Aussie government denies legal rights to oppose Adani Mining project
The debate swirls on over Adani’s Carmichael coal mine project in the Galilee Basin.
The mining giant’s $16 billion project in Queensland has faced a swarm of legal action from environmental groups leading the charge of an anti-coal campaign.
But now these conservationist groups won’t be allowed to object these projects in court.
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The latest developments came after a Queensland environmental group successfully opposed the mine in federal court that put a stop to the project in central Queensland, which is the largest coal project in Australia.
Now Mackay Conservation Group, Environment Minister Greg Hunt and Adani have each come to a consensus to endorse a plan to overturn the Environment Protection and Biodiversity Conservation Act that allows green groups to mount legal challenges to environmental approvals.
Environmentalists have been able to legally challenge these types of projects since the Howard government introduced it into the act in 1999. Now the proposed changes will restrict legal challenges to be made only by citizens direct affected by a development, particularly land owners.
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The decision is backed by the head of the Minerals Council Brendan Pearson, who predicts future investment opportunities will come with much more risk if projects are constantly delayed by a few protest groups.
Earlier this week, Business Review Australia reported Adani received preliminary approval from the Queensland government construct the expansion of Abbot Point terminal. It was the company’s third attempt to construct the new terminal after earlier plans fell through due to a change of state government, public concern and legal challenges.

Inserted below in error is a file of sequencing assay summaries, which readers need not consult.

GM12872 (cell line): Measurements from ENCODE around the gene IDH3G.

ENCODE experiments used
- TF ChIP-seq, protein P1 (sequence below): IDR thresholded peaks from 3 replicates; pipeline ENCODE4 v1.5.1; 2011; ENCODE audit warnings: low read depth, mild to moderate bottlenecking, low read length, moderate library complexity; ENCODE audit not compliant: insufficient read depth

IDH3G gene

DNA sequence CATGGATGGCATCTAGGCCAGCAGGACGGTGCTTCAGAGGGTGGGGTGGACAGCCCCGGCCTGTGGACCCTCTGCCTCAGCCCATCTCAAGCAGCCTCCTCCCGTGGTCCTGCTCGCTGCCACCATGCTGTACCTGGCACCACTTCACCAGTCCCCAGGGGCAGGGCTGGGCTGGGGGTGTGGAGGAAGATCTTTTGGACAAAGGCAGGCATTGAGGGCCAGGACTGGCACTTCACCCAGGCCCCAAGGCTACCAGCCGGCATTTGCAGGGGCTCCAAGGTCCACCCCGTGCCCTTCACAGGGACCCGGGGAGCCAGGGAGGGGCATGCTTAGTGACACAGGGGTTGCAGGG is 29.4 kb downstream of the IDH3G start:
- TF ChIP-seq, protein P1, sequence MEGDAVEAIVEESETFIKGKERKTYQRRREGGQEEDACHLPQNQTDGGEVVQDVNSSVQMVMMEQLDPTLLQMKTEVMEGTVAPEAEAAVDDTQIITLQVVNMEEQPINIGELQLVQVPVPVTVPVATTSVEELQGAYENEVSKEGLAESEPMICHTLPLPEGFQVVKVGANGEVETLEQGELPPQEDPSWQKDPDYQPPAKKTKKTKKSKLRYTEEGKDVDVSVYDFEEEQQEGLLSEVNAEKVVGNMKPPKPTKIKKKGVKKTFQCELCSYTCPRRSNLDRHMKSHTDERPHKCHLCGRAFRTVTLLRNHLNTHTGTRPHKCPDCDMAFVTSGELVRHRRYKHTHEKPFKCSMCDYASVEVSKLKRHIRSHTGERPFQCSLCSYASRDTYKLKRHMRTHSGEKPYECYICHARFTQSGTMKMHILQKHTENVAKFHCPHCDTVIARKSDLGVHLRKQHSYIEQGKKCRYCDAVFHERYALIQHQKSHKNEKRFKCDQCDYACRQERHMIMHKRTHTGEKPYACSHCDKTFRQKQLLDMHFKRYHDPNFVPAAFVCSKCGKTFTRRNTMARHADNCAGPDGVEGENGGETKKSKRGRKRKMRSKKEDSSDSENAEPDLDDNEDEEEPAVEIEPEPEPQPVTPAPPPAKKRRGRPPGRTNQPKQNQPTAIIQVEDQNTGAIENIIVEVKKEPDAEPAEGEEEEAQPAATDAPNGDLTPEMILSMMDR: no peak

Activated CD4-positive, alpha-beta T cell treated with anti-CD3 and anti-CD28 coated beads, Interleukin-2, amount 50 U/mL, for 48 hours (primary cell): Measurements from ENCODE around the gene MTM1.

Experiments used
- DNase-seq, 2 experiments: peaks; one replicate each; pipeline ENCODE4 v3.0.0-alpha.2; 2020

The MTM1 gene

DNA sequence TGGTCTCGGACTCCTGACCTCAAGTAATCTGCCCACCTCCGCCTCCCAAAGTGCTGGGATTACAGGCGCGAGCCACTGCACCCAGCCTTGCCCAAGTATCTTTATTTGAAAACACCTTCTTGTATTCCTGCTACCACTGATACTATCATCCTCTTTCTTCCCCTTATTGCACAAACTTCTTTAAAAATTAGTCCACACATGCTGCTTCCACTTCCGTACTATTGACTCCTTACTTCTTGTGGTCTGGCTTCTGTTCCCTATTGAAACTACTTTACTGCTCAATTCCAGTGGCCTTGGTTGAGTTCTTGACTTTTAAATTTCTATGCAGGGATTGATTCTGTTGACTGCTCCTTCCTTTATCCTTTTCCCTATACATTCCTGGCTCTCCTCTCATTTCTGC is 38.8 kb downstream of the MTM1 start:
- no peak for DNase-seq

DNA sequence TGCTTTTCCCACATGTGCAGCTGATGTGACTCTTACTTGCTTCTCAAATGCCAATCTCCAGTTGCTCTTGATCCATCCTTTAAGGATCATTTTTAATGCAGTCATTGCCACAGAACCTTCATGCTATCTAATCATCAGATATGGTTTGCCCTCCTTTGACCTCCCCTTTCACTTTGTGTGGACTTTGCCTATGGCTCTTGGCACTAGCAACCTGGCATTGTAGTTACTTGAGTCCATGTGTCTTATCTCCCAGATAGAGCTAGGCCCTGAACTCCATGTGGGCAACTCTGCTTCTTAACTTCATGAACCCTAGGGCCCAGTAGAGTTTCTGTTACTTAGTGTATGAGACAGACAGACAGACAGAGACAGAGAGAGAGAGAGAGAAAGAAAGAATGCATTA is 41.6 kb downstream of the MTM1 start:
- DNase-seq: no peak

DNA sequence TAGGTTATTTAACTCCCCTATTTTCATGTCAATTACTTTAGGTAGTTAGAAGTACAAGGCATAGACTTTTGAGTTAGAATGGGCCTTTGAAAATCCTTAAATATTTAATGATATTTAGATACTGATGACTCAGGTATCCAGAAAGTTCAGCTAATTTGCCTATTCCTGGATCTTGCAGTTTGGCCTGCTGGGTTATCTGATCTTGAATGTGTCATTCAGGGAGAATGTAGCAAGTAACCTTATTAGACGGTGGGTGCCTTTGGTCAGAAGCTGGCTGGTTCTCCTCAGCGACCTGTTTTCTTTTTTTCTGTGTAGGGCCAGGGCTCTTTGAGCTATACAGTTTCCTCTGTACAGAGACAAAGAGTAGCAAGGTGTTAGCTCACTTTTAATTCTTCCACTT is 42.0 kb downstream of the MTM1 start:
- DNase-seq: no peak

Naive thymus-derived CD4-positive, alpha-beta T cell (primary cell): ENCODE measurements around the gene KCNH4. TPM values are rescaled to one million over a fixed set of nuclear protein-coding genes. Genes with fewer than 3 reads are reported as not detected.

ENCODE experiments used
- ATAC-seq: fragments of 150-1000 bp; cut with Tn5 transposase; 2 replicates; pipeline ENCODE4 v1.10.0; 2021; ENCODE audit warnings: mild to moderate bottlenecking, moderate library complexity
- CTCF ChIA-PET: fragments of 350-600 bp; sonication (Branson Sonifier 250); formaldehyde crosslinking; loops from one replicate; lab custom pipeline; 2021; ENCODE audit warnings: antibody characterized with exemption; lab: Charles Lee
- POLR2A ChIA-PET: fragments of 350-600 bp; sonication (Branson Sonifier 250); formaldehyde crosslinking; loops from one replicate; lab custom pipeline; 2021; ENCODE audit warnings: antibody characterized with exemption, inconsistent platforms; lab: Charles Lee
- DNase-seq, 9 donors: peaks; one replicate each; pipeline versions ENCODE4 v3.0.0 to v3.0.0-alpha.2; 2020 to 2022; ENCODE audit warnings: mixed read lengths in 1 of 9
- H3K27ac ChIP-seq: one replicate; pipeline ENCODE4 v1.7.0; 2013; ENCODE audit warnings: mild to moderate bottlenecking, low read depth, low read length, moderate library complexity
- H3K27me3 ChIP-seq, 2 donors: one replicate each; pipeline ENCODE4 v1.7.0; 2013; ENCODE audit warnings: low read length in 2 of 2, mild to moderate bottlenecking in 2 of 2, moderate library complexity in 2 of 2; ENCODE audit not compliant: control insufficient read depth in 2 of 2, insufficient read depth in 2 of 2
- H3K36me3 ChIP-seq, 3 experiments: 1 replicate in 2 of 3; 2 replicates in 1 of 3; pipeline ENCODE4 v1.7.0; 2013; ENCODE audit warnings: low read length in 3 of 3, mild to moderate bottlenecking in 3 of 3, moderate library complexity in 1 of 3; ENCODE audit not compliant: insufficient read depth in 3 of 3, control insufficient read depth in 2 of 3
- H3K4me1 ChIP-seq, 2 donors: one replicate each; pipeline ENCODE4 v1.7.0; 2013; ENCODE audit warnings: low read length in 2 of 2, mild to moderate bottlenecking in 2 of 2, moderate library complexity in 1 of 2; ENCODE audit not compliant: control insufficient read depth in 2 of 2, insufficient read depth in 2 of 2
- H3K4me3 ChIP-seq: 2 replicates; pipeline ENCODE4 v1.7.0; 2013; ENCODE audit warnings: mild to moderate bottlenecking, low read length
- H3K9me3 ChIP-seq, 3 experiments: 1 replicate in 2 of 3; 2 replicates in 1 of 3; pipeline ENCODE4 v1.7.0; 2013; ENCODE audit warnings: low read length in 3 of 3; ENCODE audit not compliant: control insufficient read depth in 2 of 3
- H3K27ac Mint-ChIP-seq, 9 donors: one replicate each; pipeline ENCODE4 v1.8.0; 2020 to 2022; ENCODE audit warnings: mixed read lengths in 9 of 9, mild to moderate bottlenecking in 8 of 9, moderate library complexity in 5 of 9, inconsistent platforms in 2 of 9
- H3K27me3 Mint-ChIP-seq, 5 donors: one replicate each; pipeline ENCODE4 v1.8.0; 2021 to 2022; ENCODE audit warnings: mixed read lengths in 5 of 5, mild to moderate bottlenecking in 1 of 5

Local environmental and community group describe the new developments as an “attack on democracy” that will restrict communities’ rights of making sure the nation’s environmental laws are being upheld. The way the law stands now, anyone “adversely affected” by a decision or an inability to make a decision legally has the right to challenge it.
That includes all Aussie citizens and residents who have acted “for protection or conservation of or research into the environment.”
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However, Brandis believes the environmental activists aren’t only concerned about the planet, but also have political motivations behind their stance.
“The activists themselves have declared that is their objective: to use the courts not for the proper purpose of resolving a dispute between citizens, but for a collateral political purpose of bringing developments to a standstill, and sacrificing the jobs of tens of thousands of Australians in the process,” he said.
In addition, the National Farmers’ Federation recently questioned the timing of the proposed law change after Hunt was sent legal letters from farmer groups about the $1.2 billion Shenhua Watermark coalmine.
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